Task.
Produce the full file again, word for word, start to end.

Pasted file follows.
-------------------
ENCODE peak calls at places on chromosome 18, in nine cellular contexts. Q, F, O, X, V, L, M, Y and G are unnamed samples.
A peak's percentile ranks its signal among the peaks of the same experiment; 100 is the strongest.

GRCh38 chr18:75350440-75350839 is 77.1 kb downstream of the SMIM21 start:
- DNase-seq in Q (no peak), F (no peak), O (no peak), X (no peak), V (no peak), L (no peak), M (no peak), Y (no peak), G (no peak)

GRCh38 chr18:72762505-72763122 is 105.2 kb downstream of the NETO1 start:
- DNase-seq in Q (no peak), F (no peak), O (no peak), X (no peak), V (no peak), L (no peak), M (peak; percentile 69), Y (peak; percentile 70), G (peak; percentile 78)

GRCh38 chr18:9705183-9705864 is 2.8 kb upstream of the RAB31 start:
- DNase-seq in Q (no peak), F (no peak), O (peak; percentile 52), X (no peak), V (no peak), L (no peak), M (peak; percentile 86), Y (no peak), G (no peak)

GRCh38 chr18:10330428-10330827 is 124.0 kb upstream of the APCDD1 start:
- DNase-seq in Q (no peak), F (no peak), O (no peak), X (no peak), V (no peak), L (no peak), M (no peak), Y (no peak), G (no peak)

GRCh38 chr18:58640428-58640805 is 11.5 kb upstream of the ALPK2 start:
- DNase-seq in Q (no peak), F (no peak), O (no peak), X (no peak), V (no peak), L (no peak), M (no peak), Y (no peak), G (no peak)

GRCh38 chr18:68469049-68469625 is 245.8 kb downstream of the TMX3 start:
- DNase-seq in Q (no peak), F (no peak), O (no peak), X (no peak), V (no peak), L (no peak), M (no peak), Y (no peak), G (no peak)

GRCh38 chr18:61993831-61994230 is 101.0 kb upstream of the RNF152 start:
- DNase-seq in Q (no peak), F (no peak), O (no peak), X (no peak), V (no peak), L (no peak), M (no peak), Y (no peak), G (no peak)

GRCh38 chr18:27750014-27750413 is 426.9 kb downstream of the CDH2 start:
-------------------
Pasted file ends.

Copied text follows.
ENCODE peak calls at places on chromosome 18, in nine cellular contexts. Q, F, O, X, V, L, M, Y and G are unnamed samples.
A peak's percentile ranks its signal among the peaks of the same experiment; 100 is the strongest.

GRCh38 chr18:75350440-75350839 is 77.1 kb downstream of the SMIM21 start:
- DNase-seq in Q (no peak), F (no peak), O (no peak), X (no peak), V (no peak), L (no peak), M (no peak), Y (no peak), G (no peak)

GRCh38 chr18:72762505-72763122 is 105.2 kb downstream of the NETO1 start:
- DNase-seq in Q (no peak), F (no peak), O (no peak), X (no peak), V (no peak), L (no peak), M (peak; percentile 69), Y (peak; percentile 70), G (peak; percentile 78)

GRCh38 chr18:9705183-9705864 is 2.8 kb upstream of the RAB31 start:
- DNase-seq in Q (no peak), F (no peak), O (peak; percentile 52), X (no peak), V (no peak), L (no peak), M (peak; percentile 86), Y (no peak), G (no peak)

GRCh38 chr18:10330428-10330827 is 124.0 kb upstream of the APCDD1 start:
- DNase-seq in Q (no peak), F (no peak), O (no peak), X (no peak), V (no peak), L (no peak), M (no peak), Y (no peak), G (no peak)

GRCh38 chr18:58640428-58640805 is 11.5 kb upstream of the ALPK2 start:
- DNase-seq in Q (no peak), F (no peak), O (no peak), X (no peak), V (no peak), L (no peak), M (no peak), Y (no peak), G (no peak)

GRCh38 chr18:68469049-68469625 is 245.8 kb downstream of the TMX3 start:
- DNase-seq in Q (no peak), F (no peak), O (no peak), X (no peak), V (no peak), L (no peak), M (no peak), Y (no peak), G (no peak)

GRCh38 chr18:61993831-61994230 is 101.0 kb upstream of the RNF152 start:
- DNase-seq in Q (no peak), F (no peak), O (no peak), X (no peak), V (no peak), L (no peak), M (no peak), Y (no peak), G (no peak)

GRCh38 chr18:27750014-27750413 is 426.9 kb downstream of the CDH2 start: